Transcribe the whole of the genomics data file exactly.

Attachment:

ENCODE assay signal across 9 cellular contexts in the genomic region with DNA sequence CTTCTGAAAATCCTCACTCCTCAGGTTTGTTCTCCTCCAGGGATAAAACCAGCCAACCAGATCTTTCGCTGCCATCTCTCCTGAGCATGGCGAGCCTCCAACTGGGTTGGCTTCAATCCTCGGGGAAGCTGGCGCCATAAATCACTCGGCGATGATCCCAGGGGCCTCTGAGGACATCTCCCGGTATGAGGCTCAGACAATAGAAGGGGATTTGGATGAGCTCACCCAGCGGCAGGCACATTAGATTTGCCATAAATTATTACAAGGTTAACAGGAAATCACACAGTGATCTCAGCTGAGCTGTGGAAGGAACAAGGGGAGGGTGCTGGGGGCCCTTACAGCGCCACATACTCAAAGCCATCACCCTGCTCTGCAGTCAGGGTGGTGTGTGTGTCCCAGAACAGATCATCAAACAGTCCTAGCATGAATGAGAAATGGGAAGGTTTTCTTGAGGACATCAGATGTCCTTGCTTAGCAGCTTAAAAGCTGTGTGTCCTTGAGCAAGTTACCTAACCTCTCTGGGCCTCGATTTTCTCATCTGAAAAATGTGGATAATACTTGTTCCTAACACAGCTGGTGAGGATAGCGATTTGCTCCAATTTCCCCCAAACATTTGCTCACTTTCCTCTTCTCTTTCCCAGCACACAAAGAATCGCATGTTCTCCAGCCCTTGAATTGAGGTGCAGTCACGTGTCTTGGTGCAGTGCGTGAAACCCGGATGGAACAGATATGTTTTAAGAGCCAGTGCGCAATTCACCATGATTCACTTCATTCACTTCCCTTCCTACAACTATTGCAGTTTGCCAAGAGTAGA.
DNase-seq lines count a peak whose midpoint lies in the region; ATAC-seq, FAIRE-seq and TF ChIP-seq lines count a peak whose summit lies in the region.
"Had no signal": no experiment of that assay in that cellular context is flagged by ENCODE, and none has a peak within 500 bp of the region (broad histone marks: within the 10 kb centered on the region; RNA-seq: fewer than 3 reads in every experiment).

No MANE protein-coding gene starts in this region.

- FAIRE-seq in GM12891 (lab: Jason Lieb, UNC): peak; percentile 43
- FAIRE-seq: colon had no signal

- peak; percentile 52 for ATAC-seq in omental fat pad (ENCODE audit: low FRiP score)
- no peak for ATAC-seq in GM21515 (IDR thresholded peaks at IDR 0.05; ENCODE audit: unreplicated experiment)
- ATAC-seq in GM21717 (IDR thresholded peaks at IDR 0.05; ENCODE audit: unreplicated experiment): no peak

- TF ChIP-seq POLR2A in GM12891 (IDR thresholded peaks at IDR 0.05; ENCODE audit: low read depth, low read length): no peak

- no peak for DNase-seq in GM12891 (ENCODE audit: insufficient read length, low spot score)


ENCODE assay signal across 9 cellular contexts in the genomic region with DNA sequence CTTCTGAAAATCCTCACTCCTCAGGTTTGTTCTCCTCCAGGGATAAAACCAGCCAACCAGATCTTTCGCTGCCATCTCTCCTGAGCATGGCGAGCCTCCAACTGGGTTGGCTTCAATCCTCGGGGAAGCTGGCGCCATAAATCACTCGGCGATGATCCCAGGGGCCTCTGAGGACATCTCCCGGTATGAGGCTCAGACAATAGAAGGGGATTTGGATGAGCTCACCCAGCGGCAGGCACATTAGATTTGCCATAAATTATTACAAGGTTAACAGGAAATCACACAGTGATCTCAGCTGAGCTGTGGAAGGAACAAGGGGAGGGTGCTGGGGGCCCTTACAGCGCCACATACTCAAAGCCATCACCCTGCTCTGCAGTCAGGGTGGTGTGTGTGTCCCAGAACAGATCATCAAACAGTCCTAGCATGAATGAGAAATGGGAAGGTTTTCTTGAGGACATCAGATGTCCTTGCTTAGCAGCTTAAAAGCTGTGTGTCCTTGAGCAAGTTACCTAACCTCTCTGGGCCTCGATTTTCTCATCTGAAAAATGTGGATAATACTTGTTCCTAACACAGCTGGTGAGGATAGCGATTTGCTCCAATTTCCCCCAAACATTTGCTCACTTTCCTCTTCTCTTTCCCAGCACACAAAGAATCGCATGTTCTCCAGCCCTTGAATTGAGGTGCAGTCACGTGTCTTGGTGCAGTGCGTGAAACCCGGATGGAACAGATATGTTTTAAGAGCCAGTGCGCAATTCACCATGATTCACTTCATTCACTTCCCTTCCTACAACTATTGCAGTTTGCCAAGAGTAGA.
DNase-seq lines count a peak whose midpoint lies in the region; ATAC-seq, FAIRE-seq and TF ChIP-seq lines count a peak whose summit lies in the region.
"Had no signal": no experiment of that assay in that cellular context is flagged by ENCODE, and none has a peak within 500 bp of the region (broad histone marks: within the 10 kb centered on the region; RNA-seq: fewer than 3 reads in every experiment).

No MANE protein-coding gene starts in this region.

- FAIRE-seq in GM12891 (lab: Jason Lieb, UNC): peak; percentile 43
- FAIRE-seq: colon had no signal

- peak; percentile 52 for ATAC-seq in omental fat pad (ENCODE audit: low FRiP score)
- no peak for ATAC-seq in GM21515 (IDR thresholded peaks at IDR 0.05; ENCODE audit: unreplicated experiment)
- ATAC-seq in GM21717 (IDR thresholded peaks at IDR 0.05; ENCODE audit: unreplicated experiment): no peak

- TF ChIP-seq POLR2A in GM12891 (IDR thresholded peaks at IDR 0.05; ENCODE audit: low read depth, low read length): no peak

- no peak for DNase-seq in GM12891 (ENCODE audit: insufficient read length, low spot score)